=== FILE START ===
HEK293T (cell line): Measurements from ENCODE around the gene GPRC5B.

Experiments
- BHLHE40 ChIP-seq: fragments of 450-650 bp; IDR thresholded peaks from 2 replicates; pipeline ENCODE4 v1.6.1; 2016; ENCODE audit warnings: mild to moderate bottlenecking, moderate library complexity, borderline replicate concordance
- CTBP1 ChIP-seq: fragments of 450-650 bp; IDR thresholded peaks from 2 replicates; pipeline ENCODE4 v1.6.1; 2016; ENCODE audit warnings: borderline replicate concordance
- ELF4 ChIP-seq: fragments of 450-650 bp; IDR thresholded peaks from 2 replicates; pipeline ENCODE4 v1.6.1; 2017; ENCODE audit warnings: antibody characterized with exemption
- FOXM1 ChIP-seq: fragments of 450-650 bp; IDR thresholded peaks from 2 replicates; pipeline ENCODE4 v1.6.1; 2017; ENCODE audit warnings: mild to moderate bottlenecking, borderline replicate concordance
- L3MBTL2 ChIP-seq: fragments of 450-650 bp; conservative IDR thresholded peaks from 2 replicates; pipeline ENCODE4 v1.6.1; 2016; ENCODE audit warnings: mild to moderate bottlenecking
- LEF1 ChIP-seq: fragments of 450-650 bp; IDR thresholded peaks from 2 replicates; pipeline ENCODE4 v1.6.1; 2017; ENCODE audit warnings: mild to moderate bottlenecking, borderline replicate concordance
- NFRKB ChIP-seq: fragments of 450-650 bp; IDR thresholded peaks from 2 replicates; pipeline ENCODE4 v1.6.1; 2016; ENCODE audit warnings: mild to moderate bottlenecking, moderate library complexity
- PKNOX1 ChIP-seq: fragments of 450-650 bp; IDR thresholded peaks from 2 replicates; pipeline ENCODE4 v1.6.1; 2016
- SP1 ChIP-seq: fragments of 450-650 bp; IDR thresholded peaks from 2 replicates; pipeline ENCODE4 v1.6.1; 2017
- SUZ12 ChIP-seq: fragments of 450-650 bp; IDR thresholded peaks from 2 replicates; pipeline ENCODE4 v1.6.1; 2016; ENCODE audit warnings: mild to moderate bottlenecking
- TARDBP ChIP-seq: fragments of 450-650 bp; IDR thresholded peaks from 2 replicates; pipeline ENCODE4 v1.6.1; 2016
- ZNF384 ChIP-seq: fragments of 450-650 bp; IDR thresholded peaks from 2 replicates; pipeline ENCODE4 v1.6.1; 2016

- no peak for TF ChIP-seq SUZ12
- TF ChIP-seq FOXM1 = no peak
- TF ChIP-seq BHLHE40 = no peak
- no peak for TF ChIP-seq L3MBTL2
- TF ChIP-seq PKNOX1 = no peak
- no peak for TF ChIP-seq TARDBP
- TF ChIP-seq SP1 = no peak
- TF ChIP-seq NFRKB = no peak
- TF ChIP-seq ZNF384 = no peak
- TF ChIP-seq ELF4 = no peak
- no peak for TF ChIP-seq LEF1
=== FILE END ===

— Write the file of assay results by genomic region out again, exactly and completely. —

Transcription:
HEK293T (cell line): Measurements from ENCODE around the gene GPRC5B.

Experiments
- BHLHE40 ChIP-seq: fragments of 450-650 bp; IDR thresholded peaks from 2 replicates; pipeline ENCODE4 v1.6.1; 2016; ENCODE audit warnings: mild to moderate bottlenecking, moderate library complexity, borderline replicate concordance
- CTBP1 ChIP-seq: fragments of 450-650 bp; IDR thresholded peaks from 2 replicates; pipeline ENCODE4 v1.6.1; 2016; ENCODE audit warnings: borderline replicate concordance
- ELF4 ChIP-seq: fragments of 450-650 bp; IDR thresholded peaks from 2 replicates; pipeline ENCODE4 v1.6.1; 2017; ENCODE audit warnings: antibody characterized with exemption
- FOXM1 ChIP-seq: fragments of 450-650 bp; IDR thresholded peaks from 2 replicates; pipeline ENCODE4 v1.6.1; 2017; ENCODE audit warnings: mild to moderate bottlenecking, borderline replicate concordance
- L3MBTL2 ChIP-seq: fragments of 450-650 bp; conservative IDR thresholded peaks from 2 replicates; pipeline ENCODE4 v1.6.1; 2016; ENCODE audit warnings: mild to moderate bottlenecking
- LEF1 ChIP-seq: fragments of 450-650 bp; IDR thresholded peaks from 2 replicates; pipeline ENCODE4 v1.6.1; 2017; ENCODE audit warnings: mild to moderate bottlenecking, borderline replicate concordance
- NFRKB ChIP-seq: fragments of 450-650 bp; IDR thresholded peaks from 2 replicates; pipeline ENCODE4 v1.6.1; 2016; ENCODE audit warnings: mild to moderate bottlenecking, moderate library complexity
- PKNOX1 ChIP-seq: fragments of 450-650 bp; IDR thresholded peaks from 2 replicates; pipeline ENCODE4 v1.6.1; 2016
- SP1 ChIP-seq: fragments of 450-650 bp; IDR thresholded peaks from 2 replicates; pipeline ENCODE4 v1.6.1; 2017
- SUZ12 ChIP-seq: fragments of 450-650 bp; IDR thresholded peaks from 2 replicates; pipeline ENCODE4 v1.6.1; 2016; ENCODE audit warnings: mild to moderate bottlenecking
- TARDBP ChIP-seq: fragments of 450-650 bp; IDR thresholded peaks from 2 replicates; pipeline ENCODE4 v1.6.1; 2016
- ZNF384 ChIP-seq: fragments of 450-650 bp; IDR thresholded peaks from 2 replicates; pipeline ENCODE4 v1.6.1; 2016

- no peak for TF ChIP-seq SUZ12
- TF ChIP-seq FOXM1 = no peak
- TF ChIP-seq BHLHE40 = no peak
- no peak for TF ChIP-seq L3MBTL2
- TF ChIP-seq PKNOX1 = no peak
- no peak for TF ChIP-seq TARDBP
- TF ChIP-seq SP1 = no peak
- TF ChIP-seq NFRKB = no peak
- TF ChIP-seq ZNF384 = no peak
- TF ChIP-seq ELF4 = no peak
- no peak for TF ChIP-seq LEF1